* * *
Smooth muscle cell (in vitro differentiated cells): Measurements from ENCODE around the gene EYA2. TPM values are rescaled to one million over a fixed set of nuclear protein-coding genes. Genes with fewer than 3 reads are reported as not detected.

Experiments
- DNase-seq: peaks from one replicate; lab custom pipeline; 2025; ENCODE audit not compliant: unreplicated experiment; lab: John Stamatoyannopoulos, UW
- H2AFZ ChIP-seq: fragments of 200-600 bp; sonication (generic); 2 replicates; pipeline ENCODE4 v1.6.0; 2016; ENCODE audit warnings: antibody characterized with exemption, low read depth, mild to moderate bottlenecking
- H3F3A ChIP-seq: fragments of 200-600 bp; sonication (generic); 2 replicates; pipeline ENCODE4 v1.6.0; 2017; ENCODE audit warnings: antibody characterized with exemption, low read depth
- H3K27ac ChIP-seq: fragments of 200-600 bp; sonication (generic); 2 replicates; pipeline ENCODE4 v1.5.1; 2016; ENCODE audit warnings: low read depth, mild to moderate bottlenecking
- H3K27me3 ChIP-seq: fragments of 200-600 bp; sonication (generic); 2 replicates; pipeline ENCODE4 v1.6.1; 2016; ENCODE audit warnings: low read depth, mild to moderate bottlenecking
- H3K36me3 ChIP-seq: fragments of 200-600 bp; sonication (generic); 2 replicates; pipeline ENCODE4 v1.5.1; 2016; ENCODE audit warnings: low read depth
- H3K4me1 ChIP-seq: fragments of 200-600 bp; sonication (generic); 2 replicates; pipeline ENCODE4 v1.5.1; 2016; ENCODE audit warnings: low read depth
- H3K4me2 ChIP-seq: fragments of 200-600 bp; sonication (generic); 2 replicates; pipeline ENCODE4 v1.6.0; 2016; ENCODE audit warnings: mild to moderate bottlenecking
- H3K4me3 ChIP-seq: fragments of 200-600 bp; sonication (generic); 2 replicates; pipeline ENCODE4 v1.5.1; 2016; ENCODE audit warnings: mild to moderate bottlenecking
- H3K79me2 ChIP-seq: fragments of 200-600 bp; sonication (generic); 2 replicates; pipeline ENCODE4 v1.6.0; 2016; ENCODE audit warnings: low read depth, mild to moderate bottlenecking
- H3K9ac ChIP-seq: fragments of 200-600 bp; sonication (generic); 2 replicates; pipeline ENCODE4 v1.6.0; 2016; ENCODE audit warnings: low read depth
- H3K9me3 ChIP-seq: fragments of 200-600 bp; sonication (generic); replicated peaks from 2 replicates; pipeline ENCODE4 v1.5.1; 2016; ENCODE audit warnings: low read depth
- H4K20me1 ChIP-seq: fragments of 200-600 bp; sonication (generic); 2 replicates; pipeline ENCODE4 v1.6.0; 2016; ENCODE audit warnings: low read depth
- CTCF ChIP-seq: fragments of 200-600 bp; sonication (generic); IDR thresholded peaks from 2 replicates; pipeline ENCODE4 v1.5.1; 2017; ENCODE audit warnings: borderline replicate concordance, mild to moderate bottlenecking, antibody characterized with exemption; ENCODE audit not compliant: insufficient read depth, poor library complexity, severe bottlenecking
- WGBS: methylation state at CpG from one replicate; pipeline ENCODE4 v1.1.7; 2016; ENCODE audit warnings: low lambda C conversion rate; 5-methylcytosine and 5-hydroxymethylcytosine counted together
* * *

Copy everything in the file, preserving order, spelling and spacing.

Smooth muscle cell (in vitro differentiated cells): Measurements from ENCODE around the gene EYA2. TPM values are rescaled to one million over a fixed set of nuclear protein-coding genes. Genes with fewer than 3 reads are reported as not detected.

Experiments
- DNase-seq: peaks from one replicate; lab custom pipeline; 2025; ENCODE audit not compliant: unreplicated experiment; lab: John Stamatoyannopoulos, UW
- H2AFZ ChIP-seq: fragments of 200-600 bp; sonication (generic); 2 replicates; pipeline ENCODE4 v1.6.0; 2016; ENCODE audit warnings: antibody characterized with exemption, low read depth, mild to moderate bottlenecking
- H3F3A ChIP-seq: fragments of 200-600 bp; sonication (generic); 2 replicates; pipeline ENCODE4 v1.6.0; 2017; ENCODE audit warnings: antibody characterized with exemption, low read depth
- H3K27ac ChIP-seq: fragments of 200-600 bp; sonication (generic); 2 replicates; pipeline ENCODE4 v1.5.1; 2016; ENCODE audit warnings: low read depth, mild to moderate bottlenecking
- H3K27me3 ChIP-seq: fragments of 200-600 bp; sonication (generic); 2 replicates; pipeline ENCODE4 v1.6.1; 2016; ENCODE audit warnings: low read depth, mild to moderate bottlenecking
- H3K36me3 ChIP-seq: fragments of 200-600 bp; sonication (generic); 2 replicates; pipeline ENCODE4 v1.5.1; 2016; ENCODE audit warnings: low read depth
- H3K4me1 ChIP-seq: fragments of 200-600 bp; sonication (generic); 2 replicates; pipeline ENCODE4 v1.5.1; 2016; ENCODE audit warnings: low read depth
- H3K4me2 ChIP-seq: fragments of 200-600 bp; sonication (generic); 2 replicates; pipeline ENCODE4 v1.6.0; 2016; ENCODE audit warnings: mild to moderate bottlenecking
- H3K4me3 ChIP-seq: fragments of 200-600 bp; sonication (generic); 2 replicates; pipeline ENCODE4 v1.5.1; 2016; ENCODE audit warnings: mild to moderate bottlenecking
- H3K79me2 ChIP-seq: fragments of 200-600 bp; sonication (generic); 2 replicates; pipeline ENCODE4 v1.6.0; 2016; ENCODE audit warnings: low read depth, mild to moderate bottlenecking
- H3K9ac ChIP-seq: fragments of 200-600 bp; sonication (generic); 2 replicates; pipeline ENCODE4 v1.6.0; 2016; ENCODE audit warnings: low read depth
- H3K9me3 ChIP-seq: fragments of 200-600 bp; sonication (generic); replicated peaks from 2 replicates; pipeline ENCODE4 v1.5.1; 2016; ENCODE audit warnings: low read depth
- H4K20me1 ChIP-seq: fragments of 200-600 bp; sonication (generic); 2 replicates; pipeline ENCODE4 v1.6.0; 2016; ENCODE audit warnings: low read depth
- CTCF ChIP-seq: fragments of 200-600 bp; sonication (generic); IDR thresholded peaks from 2 replicates; pipeline ENCODE4 v1.5.1; 2017; ENCODE audit warnings: borderline replicate concordance, mild to moderate bottlenecking, antibody characterized with exemption; ENCODE audit not compliant: insufficient read depth, poor library complexity, severe bottlenecking
- WGBS: methylation state at CpG from one replicate; pipeline ENCODE4 v1.1.7; 2016; ENCODE audit warnings: low lambda C conversion rate; 5-methylcytosine and 5-hydroxymethylcytosine counted together